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Stocks edge higher after holiday; Coca-Cola falls
This is an archived article that was published on sltrib.com in 2014, and information in the article may be outdated. It is provided only for personal research purposes and may not be reprinted.

New York • Stocks were mostly higher in midday trading Tuesday as investors returned from a long holiday weekend. Coca-Cola slumped after turning in disappointing quarterly results. Health care stocks rose following news of a big merger in the pharmaceutical sector.

KEEPING SCORE: The Dow Jones industrial average was down five points, or 0.1 percent, to 16,149 as of 12:15 p.m. Eastern. The Standard & Poor's 500 index rose three points, or 0.2 percent, to 1,842 and the Nasdaq composite rose 26 points, or 0.6 percent, to 4,272.

PHARMA DEAL: Forest Laboratories jumped $21.50, or 30 percent, to $92.88 after another drugmaker, Actavis, agreed to buy the company for $25 billion in cash and stock. Actavis makes the generic versions of hyperactivity disorder medication Concerta and the cholesterol drug Lipitor, while Forest makes the Alzheimer's treatment Namenda. Actavis rose $15.05, or 8 percent, to $206.89.

Other health-care stocks also rose. Gilead Sciences rose 2 percent and UnitedHealth Care and Amgen increased 1 percent in early trading.

LOSING ITS FIZZ: Coca-Cola dropped $1.50, or 4 percent, to $37.43 after reporting a decline in fourth-quarter profit and sales from a year ago. The company, which also makes Sprite, Dasani and Vitaminwater, says sales volume declined 1 percent in North America.

STELLAR WEEK: The stock market is coming off its best week of the year. The S&P 500 gained 2.3 percent last week. Investors liked what they heard from Federal Reserve Chair Janet Yellen, who said she planned to continue her predecessor's market-friendly policies for the time being. The market's turnaround last week was especially notable given the rough start to the year.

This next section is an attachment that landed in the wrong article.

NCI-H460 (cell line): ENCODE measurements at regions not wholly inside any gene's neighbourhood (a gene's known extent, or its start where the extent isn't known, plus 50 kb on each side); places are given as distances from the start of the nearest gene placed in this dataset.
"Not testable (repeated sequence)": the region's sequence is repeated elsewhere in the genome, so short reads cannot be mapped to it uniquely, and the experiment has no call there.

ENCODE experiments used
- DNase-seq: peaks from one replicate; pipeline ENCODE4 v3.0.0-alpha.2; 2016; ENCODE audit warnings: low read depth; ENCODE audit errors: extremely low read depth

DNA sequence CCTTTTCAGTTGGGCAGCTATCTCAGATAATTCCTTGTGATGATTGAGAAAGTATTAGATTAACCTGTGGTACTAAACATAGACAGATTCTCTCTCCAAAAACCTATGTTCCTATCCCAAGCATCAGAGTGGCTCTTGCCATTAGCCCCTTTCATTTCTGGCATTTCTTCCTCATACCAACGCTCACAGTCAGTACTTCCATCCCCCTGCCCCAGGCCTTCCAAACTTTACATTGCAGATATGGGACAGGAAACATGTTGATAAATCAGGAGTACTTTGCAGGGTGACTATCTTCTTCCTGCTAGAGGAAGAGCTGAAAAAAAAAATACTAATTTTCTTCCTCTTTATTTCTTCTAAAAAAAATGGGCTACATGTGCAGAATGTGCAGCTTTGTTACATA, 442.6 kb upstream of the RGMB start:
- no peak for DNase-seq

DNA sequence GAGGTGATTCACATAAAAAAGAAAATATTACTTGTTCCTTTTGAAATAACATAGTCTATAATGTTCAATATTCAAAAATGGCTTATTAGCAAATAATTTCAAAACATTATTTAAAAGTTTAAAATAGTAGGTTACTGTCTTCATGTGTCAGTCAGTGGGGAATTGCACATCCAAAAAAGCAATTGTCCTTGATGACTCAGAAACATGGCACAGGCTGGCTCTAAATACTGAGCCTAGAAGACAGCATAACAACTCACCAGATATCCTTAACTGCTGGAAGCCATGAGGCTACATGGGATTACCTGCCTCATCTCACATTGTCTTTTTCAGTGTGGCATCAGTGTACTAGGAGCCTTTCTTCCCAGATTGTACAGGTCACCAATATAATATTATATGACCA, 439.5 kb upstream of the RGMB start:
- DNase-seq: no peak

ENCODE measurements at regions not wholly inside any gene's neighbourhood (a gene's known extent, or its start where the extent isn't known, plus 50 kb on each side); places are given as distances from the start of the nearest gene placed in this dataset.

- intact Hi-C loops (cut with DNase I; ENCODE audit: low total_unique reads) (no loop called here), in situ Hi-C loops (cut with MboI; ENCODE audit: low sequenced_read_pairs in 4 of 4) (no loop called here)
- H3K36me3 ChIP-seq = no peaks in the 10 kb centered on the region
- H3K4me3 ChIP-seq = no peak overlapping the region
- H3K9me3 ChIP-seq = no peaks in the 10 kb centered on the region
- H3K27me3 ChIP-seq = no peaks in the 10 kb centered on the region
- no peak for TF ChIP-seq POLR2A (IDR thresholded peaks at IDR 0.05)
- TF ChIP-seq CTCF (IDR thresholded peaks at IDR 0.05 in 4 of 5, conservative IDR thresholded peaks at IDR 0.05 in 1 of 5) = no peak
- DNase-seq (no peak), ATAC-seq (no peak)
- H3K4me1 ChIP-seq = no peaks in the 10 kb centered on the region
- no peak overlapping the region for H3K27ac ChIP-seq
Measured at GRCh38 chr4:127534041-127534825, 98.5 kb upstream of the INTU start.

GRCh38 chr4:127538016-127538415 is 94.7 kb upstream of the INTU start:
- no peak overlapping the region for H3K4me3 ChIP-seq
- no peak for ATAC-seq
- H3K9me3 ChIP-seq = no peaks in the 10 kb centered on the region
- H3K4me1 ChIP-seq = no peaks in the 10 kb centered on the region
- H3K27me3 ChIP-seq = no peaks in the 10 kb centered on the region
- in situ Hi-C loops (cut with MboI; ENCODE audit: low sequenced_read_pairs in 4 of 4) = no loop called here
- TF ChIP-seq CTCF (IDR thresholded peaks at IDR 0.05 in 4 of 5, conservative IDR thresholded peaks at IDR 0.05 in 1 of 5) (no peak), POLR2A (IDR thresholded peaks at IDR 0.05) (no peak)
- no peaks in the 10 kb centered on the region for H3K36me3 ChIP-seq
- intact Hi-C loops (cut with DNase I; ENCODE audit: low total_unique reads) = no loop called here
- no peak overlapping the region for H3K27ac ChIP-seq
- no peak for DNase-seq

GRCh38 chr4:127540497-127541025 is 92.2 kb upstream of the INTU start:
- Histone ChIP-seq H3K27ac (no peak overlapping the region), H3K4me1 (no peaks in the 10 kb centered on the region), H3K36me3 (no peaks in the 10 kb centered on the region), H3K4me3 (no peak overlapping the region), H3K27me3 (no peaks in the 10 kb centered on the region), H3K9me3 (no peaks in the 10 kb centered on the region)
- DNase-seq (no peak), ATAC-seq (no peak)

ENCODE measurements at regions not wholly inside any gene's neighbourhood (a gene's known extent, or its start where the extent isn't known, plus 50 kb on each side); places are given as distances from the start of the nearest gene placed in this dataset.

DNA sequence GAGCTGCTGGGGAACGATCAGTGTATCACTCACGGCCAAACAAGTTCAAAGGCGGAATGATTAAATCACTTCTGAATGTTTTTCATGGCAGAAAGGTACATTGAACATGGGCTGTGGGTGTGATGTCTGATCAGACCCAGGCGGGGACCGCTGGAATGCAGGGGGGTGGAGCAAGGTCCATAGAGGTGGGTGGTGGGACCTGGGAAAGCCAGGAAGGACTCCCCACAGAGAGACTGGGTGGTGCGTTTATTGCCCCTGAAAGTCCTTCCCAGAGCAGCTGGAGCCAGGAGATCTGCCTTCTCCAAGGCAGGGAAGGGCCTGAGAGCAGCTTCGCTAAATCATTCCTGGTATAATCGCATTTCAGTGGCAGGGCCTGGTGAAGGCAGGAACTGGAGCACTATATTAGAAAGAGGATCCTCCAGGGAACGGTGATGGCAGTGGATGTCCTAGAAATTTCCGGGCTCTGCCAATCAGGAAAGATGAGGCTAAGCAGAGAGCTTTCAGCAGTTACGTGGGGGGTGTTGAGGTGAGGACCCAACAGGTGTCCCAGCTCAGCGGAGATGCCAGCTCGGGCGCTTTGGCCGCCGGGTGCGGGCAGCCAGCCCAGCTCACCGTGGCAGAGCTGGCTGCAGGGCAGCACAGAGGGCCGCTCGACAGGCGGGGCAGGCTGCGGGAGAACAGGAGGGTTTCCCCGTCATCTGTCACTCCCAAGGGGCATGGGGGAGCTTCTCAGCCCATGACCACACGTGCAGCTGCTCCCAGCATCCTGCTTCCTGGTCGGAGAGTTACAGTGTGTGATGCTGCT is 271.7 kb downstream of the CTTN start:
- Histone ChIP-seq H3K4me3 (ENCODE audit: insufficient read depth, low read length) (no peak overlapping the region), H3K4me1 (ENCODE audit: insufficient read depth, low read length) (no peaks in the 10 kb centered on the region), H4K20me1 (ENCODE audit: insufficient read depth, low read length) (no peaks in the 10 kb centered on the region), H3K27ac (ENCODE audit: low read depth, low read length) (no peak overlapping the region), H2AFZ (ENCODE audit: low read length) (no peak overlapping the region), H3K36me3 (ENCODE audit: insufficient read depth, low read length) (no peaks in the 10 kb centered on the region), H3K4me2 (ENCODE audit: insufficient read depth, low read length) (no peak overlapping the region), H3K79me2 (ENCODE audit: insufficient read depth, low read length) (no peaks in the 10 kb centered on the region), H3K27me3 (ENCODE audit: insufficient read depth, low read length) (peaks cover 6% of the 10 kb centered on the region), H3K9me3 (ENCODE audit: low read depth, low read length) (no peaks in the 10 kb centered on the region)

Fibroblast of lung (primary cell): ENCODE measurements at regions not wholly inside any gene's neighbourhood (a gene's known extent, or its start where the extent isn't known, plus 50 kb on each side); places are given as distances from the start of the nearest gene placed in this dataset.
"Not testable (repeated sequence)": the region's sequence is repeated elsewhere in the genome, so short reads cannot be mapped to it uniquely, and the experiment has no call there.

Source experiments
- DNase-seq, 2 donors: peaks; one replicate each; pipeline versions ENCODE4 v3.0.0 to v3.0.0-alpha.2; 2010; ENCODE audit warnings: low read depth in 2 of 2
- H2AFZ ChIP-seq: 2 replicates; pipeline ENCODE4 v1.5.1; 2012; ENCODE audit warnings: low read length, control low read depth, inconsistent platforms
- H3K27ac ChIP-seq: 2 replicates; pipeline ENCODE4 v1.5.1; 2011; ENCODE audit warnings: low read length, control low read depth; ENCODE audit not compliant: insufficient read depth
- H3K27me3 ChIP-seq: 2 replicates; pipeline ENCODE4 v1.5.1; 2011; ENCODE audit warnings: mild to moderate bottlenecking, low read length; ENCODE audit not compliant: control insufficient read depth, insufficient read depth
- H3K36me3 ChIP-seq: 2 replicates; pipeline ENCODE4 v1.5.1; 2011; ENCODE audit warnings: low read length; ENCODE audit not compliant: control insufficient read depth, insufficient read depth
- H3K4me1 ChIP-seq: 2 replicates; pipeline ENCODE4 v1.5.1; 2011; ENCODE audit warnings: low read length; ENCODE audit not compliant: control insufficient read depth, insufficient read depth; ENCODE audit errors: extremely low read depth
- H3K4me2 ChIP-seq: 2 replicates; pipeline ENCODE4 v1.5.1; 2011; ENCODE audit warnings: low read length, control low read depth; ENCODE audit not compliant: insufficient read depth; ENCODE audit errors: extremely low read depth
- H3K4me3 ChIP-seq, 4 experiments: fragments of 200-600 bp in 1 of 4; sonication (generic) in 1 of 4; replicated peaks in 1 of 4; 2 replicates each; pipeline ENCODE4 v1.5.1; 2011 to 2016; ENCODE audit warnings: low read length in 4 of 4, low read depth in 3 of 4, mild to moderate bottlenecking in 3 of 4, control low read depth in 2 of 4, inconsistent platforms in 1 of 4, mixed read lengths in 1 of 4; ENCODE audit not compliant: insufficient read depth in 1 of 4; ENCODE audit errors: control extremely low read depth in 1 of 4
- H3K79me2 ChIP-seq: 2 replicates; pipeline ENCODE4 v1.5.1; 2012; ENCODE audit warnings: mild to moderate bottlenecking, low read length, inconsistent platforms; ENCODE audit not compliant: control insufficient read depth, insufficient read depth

"I would be very surprised if we don't see the market move back to its highs very soon," said Randy Frederick, a managing director at Charles Schwab.

BONDS, GOLD: The yield on the 10-year Treasury note fell to 2.71 percent from 2.75 percent on Friday. Gold rose $3.80, or 0.3 percent, to $1,322.70, continuing a weeklong rally. A report from the World Gold Council showed that Chinese demand for gold rose 32 percent in 2013 from 2012, a sign that overseas demand may not be as weak as originally thought.

WEATHER IMPACT: Investors got two minor economic reports on Tuesday that showed the bitter winter that has enveloped most of the nation the last two months has hurt the U.S. economy. The New York Federal Reserve's Empire State survey showed that manufacturing slowed in the region in February far more than economists expected. Meanwhile, a survey of the housing market showed homebuilder confidence fell sharply in February, due to the severe weather.

BACK FROM HOLIDAY WEEKEND: U.S. financial markets were closed Monday in observance of President's Day.

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